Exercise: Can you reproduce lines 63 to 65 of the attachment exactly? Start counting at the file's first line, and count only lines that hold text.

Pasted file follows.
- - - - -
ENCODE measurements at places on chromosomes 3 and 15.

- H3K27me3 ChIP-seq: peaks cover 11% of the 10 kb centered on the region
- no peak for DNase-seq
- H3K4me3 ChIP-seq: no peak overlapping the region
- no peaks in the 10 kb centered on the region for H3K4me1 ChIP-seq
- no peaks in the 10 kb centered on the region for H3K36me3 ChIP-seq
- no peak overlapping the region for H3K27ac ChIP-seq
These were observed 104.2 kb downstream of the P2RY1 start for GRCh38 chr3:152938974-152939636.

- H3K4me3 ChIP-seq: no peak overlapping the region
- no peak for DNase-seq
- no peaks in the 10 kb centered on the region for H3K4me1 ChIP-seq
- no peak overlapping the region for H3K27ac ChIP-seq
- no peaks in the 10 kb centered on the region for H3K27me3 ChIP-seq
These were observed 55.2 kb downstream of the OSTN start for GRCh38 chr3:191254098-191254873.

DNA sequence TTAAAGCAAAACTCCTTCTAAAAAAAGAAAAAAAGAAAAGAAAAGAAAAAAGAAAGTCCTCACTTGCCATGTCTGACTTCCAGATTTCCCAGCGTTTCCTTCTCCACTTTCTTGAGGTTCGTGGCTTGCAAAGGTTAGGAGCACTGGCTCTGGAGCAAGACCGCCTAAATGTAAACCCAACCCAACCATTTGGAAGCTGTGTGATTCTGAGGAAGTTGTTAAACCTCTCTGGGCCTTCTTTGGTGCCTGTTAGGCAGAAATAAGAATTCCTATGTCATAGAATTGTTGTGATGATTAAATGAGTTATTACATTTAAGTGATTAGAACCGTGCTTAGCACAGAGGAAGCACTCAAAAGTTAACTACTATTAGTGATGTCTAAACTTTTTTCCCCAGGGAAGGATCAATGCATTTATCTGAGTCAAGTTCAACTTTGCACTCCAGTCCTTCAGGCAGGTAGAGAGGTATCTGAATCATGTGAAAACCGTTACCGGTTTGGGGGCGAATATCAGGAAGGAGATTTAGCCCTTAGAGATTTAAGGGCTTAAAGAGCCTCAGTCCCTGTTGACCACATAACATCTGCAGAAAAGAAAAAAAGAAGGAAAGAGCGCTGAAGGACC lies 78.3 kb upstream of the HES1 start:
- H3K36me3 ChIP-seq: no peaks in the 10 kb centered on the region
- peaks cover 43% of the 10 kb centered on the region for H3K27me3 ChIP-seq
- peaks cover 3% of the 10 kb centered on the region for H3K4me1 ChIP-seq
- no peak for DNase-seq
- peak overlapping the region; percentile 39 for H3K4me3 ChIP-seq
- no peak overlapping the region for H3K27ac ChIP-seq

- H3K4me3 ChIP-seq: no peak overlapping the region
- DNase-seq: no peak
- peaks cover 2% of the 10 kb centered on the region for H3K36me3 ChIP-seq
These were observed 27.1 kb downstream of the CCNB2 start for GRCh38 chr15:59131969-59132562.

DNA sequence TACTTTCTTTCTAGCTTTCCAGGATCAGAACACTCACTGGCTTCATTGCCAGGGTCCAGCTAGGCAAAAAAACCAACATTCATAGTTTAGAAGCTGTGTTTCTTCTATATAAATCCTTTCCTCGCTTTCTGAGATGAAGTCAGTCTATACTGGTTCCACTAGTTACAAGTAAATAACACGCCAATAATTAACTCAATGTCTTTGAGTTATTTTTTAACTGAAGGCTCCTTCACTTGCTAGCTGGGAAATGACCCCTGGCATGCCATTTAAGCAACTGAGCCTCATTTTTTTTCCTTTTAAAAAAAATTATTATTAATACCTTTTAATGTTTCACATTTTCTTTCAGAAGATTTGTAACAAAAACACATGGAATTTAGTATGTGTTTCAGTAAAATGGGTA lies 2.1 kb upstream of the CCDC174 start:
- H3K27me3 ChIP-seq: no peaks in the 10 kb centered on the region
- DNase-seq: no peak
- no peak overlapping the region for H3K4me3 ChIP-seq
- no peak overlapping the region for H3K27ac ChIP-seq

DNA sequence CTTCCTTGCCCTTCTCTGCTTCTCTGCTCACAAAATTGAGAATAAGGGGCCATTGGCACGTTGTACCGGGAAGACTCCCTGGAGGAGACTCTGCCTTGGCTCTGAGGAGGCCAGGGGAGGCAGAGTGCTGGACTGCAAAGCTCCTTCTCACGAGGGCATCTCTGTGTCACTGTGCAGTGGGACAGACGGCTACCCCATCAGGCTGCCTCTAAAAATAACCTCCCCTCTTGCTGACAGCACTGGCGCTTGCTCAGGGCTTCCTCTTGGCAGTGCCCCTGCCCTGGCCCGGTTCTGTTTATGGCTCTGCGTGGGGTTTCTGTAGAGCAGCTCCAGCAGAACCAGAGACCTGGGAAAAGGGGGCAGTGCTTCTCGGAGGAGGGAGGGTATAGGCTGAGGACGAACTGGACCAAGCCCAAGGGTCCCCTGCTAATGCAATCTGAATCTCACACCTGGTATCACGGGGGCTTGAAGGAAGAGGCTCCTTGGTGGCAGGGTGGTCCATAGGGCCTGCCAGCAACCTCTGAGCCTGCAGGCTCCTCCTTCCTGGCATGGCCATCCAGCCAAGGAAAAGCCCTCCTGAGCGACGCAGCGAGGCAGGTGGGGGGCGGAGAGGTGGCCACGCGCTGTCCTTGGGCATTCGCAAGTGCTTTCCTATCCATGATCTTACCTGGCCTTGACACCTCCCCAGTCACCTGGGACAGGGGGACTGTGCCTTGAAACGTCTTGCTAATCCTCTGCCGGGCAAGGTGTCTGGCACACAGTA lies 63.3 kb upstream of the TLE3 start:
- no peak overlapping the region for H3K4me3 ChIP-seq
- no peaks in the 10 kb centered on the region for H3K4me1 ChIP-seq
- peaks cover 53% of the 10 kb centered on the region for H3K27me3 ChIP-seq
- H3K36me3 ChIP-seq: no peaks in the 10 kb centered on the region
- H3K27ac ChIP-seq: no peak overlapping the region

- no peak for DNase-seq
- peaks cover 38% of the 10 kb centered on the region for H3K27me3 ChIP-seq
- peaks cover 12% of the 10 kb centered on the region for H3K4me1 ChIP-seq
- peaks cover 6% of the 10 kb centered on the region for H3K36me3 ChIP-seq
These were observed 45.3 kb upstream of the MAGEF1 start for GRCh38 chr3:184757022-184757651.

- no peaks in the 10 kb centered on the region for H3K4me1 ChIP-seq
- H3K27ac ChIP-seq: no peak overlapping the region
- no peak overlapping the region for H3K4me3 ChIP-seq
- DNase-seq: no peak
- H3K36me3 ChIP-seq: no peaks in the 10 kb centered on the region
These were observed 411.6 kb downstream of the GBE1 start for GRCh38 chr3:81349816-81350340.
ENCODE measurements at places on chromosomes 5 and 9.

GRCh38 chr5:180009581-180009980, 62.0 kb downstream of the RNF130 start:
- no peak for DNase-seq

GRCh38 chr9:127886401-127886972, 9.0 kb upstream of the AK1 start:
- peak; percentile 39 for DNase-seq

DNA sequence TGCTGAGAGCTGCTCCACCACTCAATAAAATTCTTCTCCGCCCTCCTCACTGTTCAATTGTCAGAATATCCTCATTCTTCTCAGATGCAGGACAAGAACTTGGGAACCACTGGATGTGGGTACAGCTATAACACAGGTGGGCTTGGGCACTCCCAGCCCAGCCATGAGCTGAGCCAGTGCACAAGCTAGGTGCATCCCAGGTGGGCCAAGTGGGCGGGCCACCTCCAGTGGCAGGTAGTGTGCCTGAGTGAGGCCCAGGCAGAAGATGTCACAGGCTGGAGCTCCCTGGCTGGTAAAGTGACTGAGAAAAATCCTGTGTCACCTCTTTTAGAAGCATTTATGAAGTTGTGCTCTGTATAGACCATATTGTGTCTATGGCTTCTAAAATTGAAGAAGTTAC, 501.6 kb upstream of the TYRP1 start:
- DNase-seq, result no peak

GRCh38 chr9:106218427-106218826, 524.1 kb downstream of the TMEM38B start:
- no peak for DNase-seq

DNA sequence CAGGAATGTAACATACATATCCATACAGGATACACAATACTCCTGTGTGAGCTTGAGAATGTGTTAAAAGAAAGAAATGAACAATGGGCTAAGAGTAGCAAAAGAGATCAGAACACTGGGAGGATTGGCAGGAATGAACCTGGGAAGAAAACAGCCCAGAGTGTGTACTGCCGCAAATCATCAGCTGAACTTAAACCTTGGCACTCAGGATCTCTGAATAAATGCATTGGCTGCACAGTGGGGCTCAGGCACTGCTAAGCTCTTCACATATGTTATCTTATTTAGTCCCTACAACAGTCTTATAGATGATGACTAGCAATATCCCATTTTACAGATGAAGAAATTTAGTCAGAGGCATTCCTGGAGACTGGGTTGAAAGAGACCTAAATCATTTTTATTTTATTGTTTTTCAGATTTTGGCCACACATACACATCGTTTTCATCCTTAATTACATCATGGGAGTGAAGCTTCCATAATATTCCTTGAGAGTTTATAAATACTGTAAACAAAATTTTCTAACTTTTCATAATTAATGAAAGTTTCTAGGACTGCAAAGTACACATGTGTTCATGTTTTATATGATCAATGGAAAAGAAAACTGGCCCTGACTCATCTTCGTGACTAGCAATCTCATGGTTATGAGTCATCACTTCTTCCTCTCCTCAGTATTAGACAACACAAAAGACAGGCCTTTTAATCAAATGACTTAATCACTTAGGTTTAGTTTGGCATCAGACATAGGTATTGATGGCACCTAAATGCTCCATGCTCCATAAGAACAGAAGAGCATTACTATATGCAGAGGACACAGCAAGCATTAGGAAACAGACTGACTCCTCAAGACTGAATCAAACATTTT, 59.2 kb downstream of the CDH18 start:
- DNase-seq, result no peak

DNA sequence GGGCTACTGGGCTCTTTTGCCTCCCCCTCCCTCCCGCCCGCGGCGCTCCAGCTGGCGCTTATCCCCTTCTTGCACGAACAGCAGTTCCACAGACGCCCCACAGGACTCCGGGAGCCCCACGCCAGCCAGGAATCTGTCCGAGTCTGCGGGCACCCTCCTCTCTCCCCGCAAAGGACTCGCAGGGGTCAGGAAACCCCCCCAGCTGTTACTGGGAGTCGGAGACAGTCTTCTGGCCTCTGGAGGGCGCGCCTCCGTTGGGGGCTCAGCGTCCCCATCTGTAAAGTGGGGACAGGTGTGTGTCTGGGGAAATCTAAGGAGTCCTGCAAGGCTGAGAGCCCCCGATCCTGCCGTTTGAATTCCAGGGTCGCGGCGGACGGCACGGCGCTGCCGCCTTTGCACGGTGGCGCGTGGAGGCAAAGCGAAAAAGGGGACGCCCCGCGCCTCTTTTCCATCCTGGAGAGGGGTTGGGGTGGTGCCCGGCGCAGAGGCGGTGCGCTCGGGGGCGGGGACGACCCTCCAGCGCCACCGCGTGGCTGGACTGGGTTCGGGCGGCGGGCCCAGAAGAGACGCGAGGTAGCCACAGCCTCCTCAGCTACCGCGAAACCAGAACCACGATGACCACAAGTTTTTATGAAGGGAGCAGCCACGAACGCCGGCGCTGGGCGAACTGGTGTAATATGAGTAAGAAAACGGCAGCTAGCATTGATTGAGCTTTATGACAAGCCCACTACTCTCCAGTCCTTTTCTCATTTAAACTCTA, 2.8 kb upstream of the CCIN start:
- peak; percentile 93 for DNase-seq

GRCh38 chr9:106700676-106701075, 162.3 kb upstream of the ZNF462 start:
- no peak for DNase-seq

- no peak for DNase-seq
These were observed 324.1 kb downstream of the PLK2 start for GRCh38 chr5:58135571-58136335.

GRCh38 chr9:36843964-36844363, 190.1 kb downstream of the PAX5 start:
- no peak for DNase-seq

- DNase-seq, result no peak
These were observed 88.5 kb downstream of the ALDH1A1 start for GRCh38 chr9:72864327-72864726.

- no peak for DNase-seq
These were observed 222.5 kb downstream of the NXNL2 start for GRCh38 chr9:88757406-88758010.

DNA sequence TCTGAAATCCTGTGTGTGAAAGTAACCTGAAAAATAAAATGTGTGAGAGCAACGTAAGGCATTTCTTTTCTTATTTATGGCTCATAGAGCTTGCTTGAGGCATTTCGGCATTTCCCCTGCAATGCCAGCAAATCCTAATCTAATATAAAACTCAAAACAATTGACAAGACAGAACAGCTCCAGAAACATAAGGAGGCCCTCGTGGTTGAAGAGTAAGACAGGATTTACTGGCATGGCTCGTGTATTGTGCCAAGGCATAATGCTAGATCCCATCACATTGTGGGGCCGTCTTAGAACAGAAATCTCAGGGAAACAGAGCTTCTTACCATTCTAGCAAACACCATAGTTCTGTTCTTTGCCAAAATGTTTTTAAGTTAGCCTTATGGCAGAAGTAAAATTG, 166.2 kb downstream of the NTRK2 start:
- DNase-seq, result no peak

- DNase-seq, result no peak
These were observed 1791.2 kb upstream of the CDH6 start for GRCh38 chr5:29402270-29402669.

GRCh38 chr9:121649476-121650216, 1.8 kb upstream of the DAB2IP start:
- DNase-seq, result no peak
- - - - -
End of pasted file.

- no peak for DNase-seq
These were observed 324.1 kb downstream of the PLK2 start for GRCh38 chr5:58135571-58136335.

GRCh38 chr9:36843964-36844363, 190.1 kb downstream of the PAX5 start: